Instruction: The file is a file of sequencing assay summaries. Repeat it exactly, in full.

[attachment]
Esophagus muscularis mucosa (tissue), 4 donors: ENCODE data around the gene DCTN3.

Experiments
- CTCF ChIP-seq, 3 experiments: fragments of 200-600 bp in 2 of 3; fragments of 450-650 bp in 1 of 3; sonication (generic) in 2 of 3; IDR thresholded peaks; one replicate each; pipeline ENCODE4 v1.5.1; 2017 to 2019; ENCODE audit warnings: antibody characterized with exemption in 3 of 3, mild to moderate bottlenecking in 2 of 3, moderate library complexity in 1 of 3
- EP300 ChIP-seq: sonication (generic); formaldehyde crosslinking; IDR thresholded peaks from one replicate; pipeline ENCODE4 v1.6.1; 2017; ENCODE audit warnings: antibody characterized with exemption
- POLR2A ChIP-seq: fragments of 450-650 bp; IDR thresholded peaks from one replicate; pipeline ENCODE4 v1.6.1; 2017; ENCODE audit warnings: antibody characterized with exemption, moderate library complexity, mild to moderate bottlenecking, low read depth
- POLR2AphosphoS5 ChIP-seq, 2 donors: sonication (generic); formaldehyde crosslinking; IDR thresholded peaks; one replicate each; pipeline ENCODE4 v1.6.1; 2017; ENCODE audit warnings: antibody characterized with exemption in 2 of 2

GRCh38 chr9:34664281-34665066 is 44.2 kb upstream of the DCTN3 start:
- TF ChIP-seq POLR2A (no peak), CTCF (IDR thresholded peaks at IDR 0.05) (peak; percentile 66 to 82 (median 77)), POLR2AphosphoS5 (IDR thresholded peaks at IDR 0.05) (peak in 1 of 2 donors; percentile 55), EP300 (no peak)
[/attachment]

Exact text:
Esophagus muscularis mucosa (tissue), 4 donors: ENCODE data around the gene DCTN3.

Experiments
- CTCF ChIP-seq, 3 experiments: fragments of 200-600 bp in 2 of 3; fragments of 450-650 bp in 1 of 3; sonication (generic) in 2 of 3; IDR thresholded peaks; one replicate each; pipeline ENCODE4 v1.5.1; 2017 to 2019; ENCODE audit warnings: antibody characterized with exemption in 3 of 3, mild to moderate bottlenecking in 2 of 3, moderate library complexity in 1 of 3
- EP300 ChIP-seq: sonication (generic); formaldehyde crosslinking; IDR thresholded peaks from one replicate; pipeline ENCODE4 v1.6.1; 2017; ENCODE audit warnings: antibody characterized with exemption
- POLR2A ChIP-seq: fragments of 450-650 bp; IDR thresholded peaks from one replicate; pipeline ENCODE4 v1.6.1; 2017; ENCODE audit warnings: antibody characterized with exemption, moderate library complexity, mild to moderate bottlenecking, low read depth
- POLR2AphosphoS5 ChIP-seq, 2 donors: sonication (generic); formaldehyde crosslinking; IDR thresholded peaks; one replicate each; pipeline ENCODE4 v1.6.1; 2017; ENCODE audit warnings: antibody characterized with exemption in 2 of 2

GRCh38 chr9:34664281-34665066 is 44.2 kb upstream of the DCTN3 start:
- TF ChIP-seq POLR2A (no peak), CTCF (IDR thresholded peaks at IDR 0.05) (peak; percentile 66 to 82 (median 77)), POLR2AphosphoS5 (IDR thresholded peaks at IDR 0.05) (peak in 1 of 2 donors; percentile 55), EP300 (no peak)